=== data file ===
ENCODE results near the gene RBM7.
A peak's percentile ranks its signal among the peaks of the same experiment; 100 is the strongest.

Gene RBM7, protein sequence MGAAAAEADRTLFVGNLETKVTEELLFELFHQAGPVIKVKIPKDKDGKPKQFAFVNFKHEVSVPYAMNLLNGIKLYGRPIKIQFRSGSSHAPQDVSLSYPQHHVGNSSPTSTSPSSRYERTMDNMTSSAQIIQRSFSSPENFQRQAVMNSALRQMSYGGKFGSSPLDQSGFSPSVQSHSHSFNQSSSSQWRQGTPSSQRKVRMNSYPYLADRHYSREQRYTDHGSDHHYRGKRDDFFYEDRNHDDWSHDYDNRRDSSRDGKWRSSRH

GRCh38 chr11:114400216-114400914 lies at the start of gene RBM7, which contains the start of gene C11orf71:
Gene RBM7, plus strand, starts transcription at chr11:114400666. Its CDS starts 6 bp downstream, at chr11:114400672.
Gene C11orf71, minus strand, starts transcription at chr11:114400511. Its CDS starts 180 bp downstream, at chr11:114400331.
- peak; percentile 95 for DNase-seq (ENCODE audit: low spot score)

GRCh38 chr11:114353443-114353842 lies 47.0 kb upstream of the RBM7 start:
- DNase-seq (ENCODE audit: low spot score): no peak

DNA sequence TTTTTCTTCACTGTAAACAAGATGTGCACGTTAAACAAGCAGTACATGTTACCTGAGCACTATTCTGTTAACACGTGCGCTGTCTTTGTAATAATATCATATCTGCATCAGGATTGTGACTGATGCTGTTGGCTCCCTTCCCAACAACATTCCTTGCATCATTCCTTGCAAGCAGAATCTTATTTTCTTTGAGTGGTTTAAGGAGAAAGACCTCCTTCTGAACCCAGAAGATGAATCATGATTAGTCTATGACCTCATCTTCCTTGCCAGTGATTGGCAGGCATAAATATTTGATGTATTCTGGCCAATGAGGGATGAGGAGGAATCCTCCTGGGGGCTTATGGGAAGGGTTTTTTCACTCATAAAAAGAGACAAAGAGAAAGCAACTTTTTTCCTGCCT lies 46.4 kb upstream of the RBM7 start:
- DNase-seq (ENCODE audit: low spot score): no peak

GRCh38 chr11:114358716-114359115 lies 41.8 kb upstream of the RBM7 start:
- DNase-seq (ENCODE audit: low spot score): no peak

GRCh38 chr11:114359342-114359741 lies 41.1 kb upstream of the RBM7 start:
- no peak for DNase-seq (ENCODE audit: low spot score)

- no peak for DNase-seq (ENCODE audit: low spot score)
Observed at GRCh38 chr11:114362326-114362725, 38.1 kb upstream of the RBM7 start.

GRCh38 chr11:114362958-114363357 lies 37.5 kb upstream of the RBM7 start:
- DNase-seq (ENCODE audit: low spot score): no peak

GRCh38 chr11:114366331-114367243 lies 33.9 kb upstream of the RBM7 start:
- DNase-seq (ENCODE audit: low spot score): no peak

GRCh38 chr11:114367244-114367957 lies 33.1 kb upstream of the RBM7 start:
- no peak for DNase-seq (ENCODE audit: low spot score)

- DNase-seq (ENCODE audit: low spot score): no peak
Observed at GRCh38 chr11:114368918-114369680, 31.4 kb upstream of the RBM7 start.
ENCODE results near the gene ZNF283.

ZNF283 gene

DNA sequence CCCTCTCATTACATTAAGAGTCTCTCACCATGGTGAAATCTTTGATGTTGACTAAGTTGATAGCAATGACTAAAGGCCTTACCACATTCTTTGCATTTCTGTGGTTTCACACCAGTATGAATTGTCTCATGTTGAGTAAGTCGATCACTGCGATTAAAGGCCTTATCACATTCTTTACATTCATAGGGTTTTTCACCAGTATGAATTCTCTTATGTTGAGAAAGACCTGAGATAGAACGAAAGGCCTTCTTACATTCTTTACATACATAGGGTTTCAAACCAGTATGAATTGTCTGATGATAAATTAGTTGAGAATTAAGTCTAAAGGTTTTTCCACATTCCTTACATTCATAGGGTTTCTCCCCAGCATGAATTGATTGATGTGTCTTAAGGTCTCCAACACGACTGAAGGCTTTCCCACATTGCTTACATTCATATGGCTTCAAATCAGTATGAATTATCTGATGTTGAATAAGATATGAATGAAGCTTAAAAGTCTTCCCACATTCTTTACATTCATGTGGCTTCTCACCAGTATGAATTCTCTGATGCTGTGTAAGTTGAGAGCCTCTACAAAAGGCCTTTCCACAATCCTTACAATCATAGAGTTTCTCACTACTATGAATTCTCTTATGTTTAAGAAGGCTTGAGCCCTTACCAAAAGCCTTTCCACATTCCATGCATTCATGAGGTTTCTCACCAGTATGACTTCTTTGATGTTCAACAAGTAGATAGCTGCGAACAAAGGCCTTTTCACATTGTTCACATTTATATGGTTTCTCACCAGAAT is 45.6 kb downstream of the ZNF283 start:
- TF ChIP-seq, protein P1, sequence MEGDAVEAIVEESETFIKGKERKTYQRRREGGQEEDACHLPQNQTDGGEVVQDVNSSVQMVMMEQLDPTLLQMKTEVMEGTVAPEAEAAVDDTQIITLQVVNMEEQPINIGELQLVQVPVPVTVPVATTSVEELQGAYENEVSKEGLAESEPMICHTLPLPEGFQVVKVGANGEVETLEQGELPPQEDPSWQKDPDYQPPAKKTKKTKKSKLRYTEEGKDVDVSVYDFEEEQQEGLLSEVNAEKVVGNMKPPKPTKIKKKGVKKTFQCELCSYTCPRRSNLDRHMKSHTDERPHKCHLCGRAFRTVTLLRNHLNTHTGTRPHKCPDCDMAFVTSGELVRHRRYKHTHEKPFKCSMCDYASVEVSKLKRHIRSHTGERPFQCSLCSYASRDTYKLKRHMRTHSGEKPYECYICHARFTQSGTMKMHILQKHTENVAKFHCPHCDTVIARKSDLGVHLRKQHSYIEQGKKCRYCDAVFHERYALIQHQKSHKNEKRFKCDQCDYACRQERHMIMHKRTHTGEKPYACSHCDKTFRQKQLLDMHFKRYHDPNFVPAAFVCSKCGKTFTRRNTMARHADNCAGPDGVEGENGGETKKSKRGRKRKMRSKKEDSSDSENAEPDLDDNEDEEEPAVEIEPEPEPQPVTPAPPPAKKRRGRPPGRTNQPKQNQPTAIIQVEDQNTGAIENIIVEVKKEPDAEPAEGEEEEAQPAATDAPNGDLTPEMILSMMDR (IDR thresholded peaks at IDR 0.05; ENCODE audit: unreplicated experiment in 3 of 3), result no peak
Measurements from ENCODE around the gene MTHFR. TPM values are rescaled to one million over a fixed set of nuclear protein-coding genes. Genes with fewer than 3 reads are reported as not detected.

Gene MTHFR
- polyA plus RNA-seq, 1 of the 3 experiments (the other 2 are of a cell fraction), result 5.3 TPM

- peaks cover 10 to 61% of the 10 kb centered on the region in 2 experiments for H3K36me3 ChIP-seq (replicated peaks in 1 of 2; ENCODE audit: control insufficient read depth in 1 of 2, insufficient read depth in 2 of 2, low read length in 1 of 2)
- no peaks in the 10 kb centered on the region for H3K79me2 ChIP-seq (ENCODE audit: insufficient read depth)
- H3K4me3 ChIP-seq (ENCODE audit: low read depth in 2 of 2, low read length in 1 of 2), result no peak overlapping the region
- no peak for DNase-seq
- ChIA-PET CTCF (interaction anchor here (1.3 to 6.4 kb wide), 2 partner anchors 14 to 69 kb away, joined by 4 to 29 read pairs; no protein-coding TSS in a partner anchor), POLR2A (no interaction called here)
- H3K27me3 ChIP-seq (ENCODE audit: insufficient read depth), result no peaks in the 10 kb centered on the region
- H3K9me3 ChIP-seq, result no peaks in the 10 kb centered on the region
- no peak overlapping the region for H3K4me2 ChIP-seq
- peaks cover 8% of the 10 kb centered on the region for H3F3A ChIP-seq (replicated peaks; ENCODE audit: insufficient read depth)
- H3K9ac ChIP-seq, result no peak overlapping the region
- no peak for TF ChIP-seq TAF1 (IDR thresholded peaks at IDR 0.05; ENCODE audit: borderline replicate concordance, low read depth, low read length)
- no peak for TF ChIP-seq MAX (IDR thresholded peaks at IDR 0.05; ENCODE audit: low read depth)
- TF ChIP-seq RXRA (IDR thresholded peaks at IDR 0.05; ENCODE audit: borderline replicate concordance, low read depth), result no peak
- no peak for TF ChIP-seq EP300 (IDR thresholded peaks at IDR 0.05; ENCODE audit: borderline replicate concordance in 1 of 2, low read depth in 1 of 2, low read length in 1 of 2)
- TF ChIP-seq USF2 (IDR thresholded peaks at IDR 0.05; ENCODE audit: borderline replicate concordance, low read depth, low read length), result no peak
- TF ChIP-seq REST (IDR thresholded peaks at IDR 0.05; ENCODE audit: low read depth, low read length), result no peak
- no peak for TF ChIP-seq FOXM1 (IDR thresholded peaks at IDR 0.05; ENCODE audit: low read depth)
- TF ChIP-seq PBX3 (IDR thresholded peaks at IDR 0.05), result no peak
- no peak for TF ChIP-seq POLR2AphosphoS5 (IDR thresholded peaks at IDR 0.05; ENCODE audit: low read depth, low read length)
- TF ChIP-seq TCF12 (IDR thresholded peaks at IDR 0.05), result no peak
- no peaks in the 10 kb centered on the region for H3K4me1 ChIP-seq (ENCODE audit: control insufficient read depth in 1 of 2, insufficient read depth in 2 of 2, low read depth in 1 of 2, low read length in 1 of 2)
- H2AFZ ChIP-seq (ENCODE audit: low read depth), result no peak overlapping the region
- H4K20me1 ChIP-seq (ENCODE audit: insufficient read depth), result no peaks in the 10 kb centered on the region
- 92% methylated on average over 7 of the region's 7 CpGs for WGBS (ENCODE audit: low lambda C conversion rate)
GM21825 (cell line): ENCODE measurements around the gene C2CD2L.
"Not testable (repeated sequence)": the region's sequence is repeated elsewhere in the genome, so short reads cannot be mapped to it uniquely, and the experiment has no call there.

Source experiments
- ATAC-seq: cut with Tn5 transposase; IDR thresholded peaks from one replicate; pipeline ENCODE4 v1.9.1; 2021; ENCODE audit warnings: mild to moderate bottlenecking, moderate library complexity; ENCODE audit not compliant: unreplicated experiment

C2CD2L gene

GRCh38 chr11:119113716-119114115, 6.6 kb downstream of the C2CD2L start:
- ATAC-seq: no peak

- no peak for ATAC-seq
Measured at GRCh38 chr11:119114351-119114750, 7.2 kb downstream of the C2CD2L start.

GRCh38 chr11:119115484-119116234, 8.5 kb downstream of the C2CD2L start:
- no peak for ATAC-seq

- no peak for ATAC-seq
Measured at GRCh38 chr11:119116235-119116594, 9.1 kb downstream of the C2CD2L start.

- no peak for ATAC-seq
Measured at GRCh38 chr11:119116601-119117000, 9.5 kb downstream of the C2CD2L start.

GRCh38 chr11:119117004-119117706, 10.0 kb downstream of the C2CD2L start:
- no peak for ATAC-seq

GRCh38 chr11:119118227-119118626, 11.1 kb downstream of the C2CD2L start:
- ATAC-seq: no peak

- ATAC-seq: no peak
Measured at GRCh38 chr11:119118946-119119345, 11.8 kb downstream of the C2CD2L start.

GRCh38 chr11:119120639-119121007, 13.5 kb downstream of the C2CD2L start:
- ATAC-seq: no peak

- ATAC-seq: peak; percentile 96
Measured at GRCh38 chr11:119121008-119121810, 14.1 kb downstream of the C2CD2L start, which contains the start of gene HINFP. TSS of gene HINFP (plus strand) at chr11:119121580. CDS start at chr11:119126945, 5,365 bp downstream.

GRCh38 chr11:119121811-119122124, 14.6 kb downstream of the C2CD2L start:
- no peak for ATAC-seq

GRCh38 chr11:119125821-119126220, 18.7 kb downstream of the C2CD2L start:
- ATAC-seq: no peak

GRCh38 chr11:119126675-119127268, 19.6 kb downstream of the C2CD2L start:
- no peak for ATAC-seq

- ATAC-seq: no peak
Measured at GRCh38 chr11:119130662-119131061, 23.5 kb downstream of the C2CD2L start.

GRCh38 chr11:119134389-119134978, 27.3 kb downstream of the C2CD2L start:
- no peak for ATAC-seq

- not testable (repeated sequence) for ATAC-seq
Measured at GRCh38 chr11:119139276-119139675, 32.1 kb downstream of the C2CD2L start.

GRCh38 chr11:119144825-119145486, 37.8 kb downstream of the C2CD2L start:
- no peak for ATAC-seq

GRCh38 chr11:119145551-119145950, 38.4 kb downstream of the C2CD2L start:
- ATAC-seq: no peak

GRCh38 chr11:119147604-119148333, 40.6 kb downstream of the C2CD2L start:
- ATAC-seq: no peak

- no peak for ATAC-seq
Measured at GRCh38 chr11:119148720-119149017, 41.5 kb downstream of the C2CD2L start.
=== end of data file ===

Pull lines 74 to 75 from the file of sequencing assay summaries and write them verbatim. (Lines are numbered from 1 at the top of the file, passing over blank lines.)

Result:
GRCh38 chr11:119118227-119118626, 11.1 kb downstream of the C2CD2L start:
- ATAC-seq: no peak